I'll start by saying we got our first chickens in June of last year, so keep in mind I'm no expert as I type this stuff. We fed ours commercial starter then grower for the first 2 months. By that time I had found a source for organic feed; I live in Oklahoma and have to drive to a mill in Kansas for feed, nobody in Oklahoma sells or is willing to order organic. My chickens all did fine. I have a friend who raised a small batch of Australorps and bought a little bit of organic grower from me, he started his chickens on it at around 1 month old, his have all done fine.
As far as I'm concerned the first rule of chicken housing is try to make it pretty, or your wife is going to hate it. Just because I live in Oklahoma doesn't mean it has to look like it belongs in a trailer park. Now before I started building, I hadn't read Paul's treatise on paddock shifting chickens, so here's what I did:
I got the idea from a book published by Backwoods Home, where you set up your coop so chickens can exit either side. One year you let them out into a run on one side, then the next year they get the run on the opposite side. The idea is they poop and kill every bit of insect and vegetation to prepare your garden. Their waste you just shovel out one side and you have a ready made compost heap you can just drag into whatever side you're planting. And rainbows will shine overhead, unicorns will show up and poop marshmallows too.
What I do like about it, its off the ground. At least this way when there is a foot of snow on the ground, the chickens can go underneath and get real dirt to scratch around on. What I don't like about it: Its hard to get underneath to rake out the poop and straw that falls through. I wish I had made it a bit higher, but many of the dimensions of the coop were dictated by what material I had around the house, not what suited it best. The compost idea doesn't work so well. Sure I get a lot of poo and straw from the coop, but it turns out just dragging it out of the coop, then rotating the compost pile, then moving said compost into the garden is a lot of handling of poop. I'll discuss what I would do differently later. Also, I call the structure "Chicken Fortress 2000", because I was really worried about raccoons with superhuman strength who can tear poultry netting and have the intelligence to dismantle my coop. I dug a trench 1 ft into the ground around the bottom, put up chain link fence around the base, then put hardware cloth over that (since raccoons can reach through chain link), then concreted all that into the trench, one foot in the ground. I then sat back and dared any animal to try to dig underneath or break in by any means. Turns out my chickens just fly over the run fencing, and they coyotes get them when they're outside. This prompted me to put a bit taller fencing on it, so now the run/garden is almost 7 ft tall. By sheer luck I did buy cheaper green vinyl covered wire, which hides pretty well and doesn't look too gawdy.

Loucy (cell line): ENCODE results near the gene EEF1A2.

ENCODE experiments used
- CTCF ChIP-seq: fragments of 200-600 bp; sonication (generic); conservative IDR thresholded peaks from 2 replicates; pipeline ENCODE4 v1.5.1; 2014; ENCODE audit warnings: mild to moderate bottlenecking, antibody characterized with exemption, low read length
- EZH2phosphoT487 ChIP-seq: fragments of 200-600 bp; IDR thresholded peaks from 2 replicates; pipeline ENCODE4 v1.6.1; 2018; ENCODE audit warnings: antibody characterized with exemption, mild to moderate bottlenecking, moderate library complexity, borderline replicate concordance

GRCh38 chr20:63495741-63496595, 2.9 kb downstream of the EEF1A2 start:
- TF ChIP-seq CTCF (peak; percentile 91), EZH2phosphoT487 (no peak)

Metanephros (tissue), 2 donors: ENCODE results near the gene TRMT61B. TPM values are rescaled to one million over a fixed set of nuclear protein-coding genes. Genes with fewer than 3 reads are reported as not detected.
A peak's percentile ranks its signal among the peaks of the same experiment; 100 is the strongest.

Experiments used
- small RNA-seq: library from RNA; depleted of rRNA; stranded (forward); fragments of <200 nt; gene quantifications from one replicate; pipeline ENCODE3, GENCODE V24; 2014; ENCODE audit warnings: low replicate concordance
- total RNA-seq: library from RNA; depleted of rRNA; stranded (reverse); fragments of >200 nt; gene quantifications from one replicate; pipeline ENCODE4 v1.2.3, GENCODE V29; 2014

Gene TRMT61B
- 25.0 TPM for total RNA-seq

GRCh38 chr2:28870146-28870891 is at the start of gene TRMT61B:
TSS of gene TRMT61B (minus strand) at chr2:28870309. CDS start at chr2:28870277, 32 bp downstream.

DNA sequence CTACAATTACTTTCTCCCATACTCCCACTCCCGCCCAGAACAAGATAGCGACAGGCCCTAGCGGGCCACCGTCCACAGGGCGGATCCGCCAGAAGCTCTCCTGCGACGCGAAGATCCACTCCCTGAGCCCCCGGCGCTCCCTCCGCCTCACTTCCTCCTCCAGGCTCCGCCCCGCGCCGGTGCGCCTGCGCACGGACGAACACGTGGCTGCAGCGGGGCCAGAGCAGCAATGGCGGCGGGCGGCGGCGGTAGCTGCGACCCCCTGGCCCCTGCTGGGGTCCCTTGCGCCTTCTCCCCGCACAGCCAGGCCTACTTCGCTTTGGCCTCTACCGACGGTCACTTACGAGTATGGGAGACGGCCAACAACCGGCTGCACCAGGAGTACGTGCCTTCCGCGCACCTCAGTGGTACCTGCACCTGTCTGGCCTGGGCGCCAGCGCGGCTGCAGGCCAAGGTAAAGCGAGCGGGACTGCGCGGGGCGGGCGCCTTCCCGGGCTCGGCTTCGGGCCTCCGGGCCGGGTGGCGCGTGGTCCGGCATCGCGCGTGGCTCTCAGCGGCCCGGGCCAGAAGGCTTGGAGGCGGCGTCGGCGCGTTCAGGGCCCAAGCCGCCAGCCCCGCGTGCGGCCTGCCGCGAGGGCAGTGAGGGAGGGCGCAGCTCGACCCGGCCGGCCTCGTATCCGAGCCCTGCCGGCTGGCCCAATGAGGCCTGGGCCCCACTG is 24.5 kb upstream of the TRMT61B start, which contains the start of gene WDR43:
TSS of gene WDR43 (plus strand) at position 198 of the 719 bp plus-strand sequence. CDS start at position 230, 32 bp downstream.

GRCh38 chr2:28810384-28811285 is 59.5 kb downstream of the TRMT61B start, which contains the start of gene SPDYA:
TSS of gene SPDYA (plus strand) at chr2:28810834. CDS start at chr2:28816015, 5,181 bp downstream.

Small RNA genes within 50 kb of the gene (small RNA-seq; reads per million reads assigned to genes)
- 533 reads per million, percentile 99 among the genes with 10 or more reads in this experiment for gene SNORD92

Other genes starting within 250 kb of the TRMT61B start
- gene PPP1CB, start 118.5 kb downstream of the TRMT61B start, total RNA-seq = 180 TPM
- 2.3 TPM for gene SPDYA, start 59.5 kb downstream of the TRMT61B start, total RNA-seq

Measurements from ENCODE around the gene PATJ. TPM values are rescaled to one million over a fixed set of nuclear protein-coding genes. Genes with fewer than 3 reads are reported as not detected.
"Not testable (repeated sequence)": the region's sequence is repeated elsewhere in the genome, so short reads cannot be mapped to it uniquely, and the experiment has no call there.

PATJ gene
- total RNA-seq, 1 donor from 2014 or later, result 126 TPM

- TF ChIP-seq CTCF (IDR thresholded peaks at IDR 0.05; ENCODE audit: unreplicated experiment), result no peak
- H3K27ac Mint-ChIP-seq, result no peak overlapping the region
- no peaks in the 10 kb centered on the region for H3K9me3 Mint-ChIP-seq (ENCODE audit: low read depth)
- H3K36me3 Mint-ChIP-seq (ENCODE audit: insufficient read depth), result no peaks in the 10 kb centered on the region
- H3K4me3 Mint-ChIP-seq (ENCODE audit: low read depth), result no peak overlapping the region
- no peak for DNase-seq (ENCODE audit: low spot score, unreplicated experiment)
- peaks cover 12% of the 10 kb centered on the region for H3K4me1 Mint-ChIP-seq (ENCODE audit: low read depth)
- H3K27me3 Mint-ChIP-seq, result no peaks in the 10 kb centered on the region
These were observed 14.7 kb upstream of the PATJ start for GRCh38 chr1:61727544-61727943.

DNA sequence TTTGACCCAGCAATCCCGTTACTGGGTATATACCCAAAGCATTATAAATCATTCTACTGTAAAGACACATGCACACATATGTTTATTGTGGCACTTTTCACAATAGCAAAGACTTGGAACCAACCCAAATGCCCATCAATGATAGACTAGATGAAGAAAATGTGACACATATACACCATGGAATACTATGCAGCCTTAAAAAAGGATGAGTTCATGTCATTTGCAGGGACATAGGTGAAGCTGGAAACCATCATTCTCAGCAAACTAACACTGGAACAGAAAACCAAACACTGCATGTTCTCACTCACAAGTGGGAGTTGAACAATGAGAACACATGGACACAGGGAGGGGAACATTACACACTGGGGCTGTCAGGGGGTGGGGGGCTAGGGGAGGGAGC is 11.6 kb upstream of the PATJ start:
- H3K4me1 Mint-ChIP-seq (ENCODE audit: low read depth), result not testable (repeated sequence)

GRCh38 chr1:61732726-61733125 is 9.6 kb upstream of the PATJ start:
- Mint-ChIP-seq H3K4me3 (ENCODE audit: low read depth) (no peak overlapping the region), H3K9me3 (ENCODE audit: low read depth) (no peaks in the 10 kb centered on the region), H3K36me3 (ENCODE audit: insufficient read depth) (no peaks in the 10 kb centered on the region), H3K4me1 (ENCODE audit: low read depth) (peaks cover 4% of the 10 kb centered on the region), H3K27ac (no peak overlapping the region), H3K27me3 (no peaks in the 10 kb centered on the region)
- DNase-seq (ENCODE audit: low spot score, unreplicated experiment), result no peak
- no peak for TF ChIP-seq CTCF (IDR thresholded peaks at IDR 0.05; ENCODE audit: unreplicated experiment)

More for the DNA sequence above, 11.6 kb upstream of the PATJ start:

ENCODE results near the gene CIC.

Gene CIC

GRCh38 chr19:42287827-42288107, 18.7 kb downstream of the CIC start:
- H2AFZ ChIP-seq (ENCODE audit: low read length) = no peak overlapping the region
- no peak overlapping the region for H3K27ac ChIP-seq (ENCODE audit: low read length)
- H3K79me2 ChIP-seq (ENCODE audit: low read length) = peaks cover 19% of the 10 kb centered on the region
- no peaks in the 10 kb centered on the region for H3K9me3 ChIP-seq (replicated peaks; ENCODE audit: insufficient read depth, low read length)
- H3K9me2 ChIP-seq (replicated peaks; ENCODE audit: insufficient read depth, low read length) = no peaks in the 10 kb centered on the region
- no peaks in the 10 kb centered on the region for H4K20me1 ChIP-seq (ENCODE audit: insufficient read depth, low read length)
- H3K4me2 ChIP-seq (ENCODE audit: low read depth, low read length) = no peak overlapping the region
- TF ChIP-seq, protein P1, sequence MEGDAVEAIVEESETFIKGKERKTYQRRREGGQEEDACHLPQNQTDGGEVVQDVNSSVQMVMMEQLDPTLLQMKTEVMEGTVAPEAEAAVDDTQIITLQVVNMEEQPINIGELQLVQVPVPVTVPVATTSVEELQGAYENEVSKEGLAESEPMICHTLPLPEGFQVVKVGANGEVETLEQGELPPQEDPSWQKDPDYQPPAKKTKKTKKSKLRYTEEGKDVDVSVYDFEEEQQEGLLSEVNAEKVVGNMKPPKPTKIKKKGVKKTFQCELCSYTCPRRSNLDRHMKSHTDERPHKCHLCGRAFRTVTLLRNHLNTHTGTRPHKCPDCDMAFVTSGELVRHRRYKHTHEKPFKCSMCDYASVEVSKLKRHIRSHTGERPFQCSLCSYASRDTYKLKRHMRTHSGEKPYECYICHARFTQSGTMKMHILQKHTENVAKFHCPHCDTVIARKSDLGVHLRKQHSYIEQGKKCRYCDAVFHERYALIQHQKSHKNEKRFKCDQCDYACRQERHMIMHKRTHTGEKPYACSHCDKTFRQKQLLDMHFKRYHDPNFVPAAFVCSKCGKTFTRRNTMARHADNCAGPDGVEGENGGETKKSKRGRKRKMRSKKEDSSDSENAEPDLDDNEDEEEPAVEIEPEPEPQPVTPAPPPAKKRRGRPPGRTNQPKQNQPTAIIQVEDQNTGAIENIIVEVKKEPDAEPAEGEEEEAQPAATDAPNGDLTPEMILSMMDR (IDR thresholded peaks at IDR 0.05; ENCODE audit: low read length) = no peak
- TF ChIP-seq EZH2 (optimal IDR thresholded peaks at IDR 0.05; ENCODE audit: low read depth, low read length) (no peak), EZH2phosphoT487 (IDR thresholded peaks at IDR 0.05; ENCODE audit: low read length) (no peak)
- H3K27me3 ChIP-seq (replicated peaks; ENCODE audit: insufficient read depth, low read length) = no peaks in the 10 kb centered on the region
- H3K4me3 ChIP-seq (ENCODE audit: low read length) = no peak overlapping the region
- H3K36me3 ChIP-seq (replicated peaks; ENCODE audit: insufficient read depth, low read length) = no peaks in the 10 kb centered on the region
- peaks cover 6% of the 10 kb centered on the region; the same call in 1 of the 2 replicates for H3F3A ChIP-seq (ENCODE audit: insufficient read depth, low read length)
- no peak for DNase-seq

My chickens do get to free range when I'm home, when I'm gone there are just too many predators. We didn't clip their wings because we thought if one of them gets out and is being chased by a coyote, it would be beneficial for the chicken to be able to fly. The problem/benefit with keeping them in one area is they kill any vegetation. So now if I plant a bed of asparagus or any other perennials, now you have to keep the chickens out of that bed when they're rotated back in. In the beds at the base of my cute little gate, I'm planting grapes and strawberries, I'm hoping it looks kick ass when covered in grape vines. But now I need to find a way to keep the stinking chickens out of it...year round.
So what would I do differently? The composting is too much work. The solution would be to get pigs to move the compost around. I haven't been able to talk my wife into getting pigs yet, and even if she was onboard, I still have to fence the other side of the coop before we plant our garden this year. I've never raised pigs, but I'm guessing they need a lot more fencing than chickens do. Instead of handling the compost more, I would leave the stairs off the back side to where I can just pull up with my atv and cart and fill the cart rather than making a pile on the ground then moving around the pile. If I had a skid steer or tractor with a bucket (on my wish list) I would put the chickens far away from the garden. We are about to deal with the problem of keeping chickens out of the food forest. We're planting quite a few fruit trees, and its just a matter of time before we have to figure out how to keep the chickens out of the trees and out of the mulch. Lots of other small problems I really don't have solutions to.